'One hell of a storm!': Severe weather leaves Sydney unrecognisable
Sydney’s long overdue wet weather continued on Friday with a tempestuous storm leaving some parts of the city unrecognisable and commuters in chaos.
While severe thunderstorms battered parts of NSW, it was Sydney’s south region which copped the brunt of the weather, with a hail storm leaving the Pacific Highway blanketed in a white layer.
Remarkable footage from the area reveals scenes Australians would associate more with the state’s coldest areas located in the Snowy Mountains.
“Are we back in Perisher?” Paul Lyth, who uploaded the clip to Facebook, asked.
“One hell of a storm!” he said as he tackled the blistering conditions between Sydney and Wollongong.
The hail also swept through eastern and southern suburbs including Mascot, Zetland, Maroubra, La Perouse, Bankstown, Ashfield and Rockdale.
Heavy rain caused flooding
The Bureau of Meteorology issued a severe thunderstorm warning on Friday night for heavy rain and large hailstones in the Northern Rivers, Mid North Coast, North West Slopes and Plains and Northern Tablelands Forecast Districts.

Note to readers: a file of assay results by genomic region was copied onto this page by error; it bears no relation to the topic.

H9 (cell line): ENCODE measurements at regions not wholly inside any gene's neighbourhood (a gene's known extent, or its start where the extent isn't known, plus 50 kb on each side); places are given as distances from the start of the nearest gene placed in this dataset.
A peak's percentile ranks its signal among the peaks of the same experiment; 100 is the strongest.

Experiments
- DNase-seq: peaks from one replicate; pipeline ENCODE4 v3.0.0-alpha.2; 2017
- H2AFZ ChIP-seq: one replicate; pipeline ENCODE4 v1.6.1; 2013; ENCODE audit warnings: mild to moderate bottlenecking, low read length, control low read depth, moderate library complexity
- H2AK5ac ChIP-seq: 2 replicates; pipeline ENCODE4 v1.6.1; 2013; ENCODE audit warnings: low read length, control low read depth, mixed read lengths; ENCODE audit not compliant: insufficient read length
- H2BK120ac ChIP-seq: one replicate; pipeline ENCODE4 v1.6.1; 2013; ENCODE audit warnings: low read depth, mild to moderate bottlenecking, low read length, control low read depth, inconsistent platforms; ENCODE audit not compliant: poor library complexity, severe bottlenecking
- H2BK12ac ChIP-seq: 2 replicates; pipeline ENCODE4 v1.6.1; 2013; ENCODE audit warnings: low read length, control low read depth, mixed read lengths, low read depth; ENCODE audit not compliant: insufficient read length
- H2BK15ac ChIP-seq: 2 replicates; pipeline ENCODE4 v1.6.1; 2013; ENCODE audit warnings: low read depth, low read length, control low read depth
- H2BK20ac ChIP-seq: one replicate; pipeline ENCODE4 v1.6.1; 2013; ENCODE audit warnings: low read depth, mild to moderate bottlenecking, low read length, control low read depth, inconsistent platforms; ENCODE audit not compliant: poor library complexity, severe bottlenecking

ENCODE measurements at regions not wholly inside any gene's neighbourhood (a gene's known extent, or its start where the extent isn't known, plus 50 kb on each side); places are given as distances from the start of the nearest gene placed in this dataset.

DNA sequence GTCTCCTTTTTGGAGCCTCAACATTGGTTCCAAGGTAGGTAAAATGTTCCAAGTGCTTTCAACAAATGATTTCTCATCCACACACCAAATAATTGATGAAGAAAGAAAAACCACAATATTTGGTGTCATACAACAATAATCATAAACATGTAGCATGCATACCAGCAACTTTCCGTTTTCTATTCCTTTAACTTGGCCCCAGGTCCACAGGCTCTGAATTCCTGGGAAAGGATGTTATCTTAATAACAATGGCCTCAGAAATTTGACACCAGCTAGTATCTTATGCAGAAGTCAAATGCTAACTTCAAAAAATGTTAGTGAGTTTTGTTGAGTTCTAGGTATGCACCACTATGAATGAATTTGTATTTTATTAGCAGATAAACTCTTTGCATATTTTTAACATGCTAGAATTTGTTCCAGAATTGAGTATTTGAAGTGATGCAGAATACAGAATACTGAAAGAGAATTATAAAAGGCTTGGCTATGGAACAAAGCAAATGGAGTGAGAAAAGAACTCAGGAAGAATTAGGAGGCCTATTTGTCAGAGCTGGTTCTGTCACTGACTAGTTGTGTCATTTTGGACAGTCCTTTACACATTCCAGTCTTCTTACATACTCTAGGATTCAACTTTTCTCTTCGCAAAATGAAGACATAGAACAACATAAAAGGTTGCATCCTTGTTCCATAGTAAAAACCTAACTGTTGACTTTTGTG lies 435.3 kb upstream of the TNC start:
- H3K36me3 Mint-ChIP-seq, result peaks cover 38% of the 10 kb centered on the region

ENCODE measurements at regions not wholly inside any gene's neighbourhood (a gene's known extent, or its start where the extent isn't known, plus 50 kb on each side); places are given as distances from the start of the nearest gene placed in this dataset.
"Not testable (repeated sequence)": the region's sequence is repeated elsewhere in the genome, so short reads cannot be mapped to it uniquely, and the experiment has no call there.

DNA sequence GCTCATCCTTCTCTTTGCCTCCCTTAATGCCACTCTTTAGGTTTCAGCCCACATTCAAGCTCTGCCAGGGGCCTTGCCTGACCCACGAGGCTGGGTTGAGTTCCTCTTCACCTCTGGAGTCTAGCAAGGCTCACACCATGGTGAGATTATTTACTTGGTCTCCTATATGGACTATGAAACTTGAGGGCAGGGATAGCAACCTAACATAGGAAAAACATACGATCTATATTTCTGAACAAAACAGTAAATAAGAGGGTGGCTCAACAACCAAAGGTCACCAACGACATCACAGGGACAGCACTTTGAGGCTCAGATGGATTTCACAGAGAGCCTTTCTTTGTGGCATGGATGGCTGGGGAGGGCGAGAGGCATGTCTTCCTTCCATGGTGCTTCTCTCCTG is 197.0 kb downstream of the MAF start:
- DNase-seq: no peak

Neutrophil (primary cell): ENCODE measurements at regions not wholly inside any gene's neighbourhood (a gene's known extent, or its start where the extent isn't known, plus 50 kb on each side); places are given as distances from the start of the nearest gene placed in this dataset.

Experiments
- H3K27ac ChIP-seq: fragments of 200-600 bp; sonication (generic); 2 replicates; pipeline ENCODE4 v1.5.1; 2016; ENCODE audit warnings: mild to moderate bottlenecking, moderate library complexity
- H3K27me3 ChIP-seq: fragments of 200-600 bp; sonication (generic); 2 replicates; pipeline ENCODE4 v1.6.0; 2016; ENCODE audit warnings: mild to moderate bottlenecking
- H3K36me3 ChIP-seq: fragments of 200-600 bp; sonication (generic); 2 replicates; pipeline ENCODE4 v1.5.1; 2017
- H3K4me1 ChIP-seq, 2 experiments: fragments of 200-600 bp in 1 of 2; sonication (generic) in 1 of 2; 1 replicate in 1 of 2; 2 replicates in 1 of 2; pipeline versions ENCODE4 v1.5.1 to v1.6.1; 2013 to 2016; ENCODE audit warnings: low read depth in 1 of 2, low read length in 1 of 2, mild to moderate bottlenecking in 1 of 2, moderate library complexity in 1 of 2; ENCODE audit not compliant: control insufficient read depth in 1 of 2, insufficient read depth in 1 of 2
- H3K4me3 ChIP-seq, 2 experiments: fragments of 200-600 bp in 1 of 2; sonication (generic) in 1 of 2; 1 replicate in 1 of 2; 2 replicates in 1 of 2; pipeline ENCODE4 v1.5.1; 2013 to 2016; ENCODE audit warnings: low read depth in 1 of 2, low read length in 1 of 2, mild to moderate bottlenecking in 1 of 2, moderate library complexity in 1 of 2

And the resulting rain caused commuter chaos on Friday evening as stations across the city flooded and lightning damaged rail equipment during peak travel time.
Reports of significant waits for passengers at stations were worsened after motorists were told to find alternative ways home when a motorcycle crash closed the Sydney Harbour Tunnel southbound for over five hours.
Mobile phone footage captured the moment water poured into Town Hall station, flooding the busy transport hub. Water levels were reportedly knee-high at Carramar station in Sydney’s west.
And it wasn’t just the rail network disrupted with flights grounded at Sydney airport as lightning strikes at a rate of 1,000 per hour were recorded.
Passengers reported waits of up to an hour on the tarmac while over 50 flights were cancelled, the ABC reported.
Worst hit by the rain was Bankstown, with 58mm of rain in just one hour at the peak of Friday’s downpour.
Images of Tempe on social media showed cars driving through flooded streets with water levels reaching bumper level.